The answer is most definitely ‘no’: you cannot use the word count to band a book. For example, some texts may be relatively short, but more difficult vocabulary and more complex sentence structures might place the book in a higher band. Similarly, some texts (especially fiction texts with a lot of repetition) might have a high word count but have simple, repetitive texts, putting it into a lower band.

The amount to be read is a very poor indicator of how difficult a read it is.

What is Lilac Band?

The lowest band in the original schema was Pink Band. As a result of demand from schools, some publishers now produce books for Lilac Band, which is a Band below Pink.

Lilac Band books are usually books without words. The books tell a story only through pictures. The books are designed to develop the child’s understanding about how stories work, without any reading of text getting in the way.

Are there Book Bands higher than Lime?

Many schools use the Book Bands system to ensure that each child is reading books at the appropriate level for him or her. The highest Band in the original schema was Lime Band. Some schools found that some of their students had reached the top of Lime Band, but still needed to be offered levelled texts, rather than having free range in the library to choose anything they wanted to read (sometimes called ‘free readers’).

So there was a demand for Book Bands higher than Lime – and publishers responded. Unfortunately the response was not uniform across all publishers, and two sets of colour bands have emerged.

Many publishers use the following bands after Lime: Brown, Grey, Dark Blue and Dark Red. These colour bands are used (for example) by Pearson Bug Club, Oxford Reading Tree, Rigby Navigator and Ransom.

Other publishers have adopted different colours above Lime. Collins Big Cat, for example, uses Copper, Topaz, Ruby, Emerald, Sapphire, Diamond and Pearl.

Do Book Bands work with books for reluctant and struggling readers?

The Book Bands system is a powerful and largely successful way of teaching children to read and developing their literacy skills. Because it teaches the range of skills we use in ‘reading’ a book (the five criteria listed above), it is also valuable in teaching older, struggling and/or reluctant readers.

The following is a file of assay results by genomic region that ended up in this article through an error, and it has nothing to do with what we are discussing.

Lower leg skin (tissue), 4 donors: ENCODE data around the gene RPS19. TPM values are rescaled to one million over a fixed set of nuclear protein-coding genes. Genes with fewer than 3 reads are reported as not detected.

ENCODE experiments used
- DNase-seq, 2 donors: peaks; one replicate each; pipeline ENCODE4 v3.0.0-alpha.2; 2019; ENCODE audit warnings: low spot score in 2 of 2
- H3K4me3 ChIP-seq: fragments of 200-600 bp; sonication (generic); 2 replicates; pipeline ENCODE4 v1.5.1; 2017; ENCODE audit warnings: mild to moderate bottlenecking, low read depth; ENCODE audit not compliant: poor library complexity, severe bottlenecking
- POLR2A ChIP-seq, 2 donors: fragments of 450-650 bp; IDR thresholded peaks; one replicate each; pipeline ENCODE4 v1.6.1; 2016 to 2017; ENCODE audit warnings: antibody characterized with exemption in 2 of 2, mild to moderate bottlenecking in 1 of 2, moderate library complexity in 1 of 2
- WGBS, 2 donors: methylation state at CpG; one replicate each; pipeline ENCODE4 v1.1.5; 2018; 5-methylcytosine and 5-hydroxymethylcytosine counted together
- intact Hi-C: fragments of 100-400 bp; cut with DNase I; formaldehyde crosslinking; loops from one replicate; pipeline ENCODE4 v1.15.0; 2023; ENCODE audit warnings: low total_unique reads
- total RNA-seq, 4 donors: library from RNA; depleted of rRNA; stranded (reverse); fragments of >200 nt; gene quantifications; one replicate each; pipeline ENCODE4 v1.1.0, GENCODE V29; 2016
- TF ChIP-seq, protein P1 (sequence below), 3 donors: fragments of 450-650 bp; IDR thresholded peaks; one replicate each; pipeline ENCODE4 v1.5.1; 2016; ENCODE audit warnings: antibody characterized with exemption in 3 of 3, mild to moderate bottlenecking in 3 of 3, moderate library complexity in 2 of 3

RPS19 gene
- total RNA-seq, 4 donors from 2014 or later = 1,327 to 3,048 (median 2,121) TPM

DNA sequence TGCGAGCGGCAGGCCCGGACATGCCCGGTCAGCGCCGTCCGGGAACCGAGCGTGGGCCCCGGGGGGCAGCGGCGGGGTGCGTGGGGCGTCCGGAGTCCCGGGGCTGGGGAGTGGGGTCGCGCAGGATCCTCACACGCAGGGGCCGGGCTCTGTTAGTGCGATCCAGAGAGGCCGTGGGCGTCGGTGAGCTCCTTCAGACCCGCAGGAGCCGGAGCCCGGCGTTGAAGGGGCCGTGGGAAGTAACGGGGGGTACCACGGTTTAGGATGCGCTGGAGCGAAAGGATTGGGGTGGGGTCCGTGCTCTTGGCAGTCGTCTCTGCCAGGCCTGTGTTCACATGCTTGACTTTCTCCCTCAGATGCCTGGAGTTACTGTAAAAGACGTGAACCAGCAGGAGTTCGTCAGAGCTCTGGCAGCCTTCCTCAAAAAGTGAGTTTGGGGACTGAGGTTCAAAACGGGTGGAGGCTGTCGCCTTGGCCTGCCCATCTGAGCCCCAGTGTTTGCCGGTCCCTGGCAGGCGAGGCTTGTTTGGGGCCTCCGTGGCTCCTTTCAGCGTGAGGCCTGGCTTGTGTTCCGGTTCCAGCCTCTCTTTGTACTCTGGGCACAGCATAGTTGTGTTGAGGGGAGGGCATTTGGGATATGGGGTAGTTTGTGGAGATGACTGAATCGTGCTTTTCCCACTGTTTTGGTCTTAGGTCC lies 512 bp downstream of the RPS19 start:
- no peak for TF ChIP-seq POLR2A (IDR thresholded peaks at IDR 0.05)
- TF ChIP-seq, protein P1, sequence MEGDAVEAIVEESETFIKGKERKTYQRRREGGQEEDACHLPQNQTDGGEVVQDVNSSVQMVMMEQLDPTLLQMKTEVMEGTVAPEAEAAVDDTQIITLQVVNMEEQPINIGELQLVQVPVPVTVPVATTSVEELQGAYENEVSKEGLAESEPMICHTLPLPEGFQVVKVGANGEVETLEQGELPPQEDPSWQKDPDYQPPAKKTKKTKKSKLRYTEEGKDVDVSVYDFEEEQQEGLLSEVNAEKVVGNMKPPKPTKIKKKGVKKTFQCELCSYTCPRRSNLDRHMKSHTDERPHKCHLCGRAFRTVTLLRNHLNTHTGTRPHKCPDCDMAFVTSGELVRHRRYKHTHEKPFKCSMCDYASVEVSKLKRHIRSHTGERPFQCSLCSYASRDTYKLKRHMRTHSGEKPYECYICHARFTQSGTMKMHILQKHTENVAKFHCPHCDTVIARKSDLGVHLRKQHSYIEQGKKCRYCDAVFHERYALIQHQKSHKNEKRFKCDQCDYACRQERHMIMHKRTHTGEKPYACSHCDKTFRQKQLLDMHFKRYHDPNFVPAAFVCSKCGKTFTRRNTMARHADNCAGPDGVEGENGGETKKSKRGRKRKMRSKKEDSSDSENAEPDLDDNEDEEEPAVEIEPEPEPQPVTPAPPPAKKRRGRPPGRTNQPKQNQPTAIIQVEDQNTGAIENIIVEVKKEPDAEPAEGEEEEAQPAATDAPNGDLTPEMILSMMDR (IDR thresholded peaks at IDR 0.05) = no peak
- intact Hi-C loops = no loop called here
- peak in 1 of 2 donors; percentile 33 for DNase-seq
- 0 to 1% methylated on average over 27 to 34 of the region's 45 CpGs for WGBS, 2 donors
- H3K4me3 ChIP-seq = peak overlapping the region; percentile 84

However there are a number of caveats to bear in mind.

  1. Reluctant readers are reluctant to read and struggling readers struggle. Therefore books with lots of text in them are, in themselves, possibly enough to turn readers off. For younger children, provided that the texts are at the right level, being faced with a lot of text is rarely in itself an issue.

  2. Reluctant and struggling readers usually have a higher interest age and a lower reading age. A twelve-year-old with a reading age of seven will not be best served by reading a book designed for a seven-year-old. Finding age-appropriate, properly levelled book-banded readers for older readers may therefore be a problem. (Ransom produces two series designed for this very need: Reading Stars Plus and Neutron Stars.)

  3. At the lower Bands (e.g. Pink and Red) the focus is very much on simple texts that use natural language and relate to the child’s immediate experiences. For a five-year-old child this works very well. The illustrations at this level usually directly illustrate the text as well, giving the reader vital help and giving them confidence.

    This approach risks running into problems with older readers, who are no longer five and are a bit more worldly wise. They may feel patronised by simple, highly repetitive natural language texts, especially when accompanied by simple illustrations. Teenagers are generally visually much more literate than five-year-olds, for example, no matter what their literacy skills.

    Care must be taken therefore in using book-banded readers with older children, teenagers or adults. The system can work very well, but selecting inappropriate books can have an adverse effect!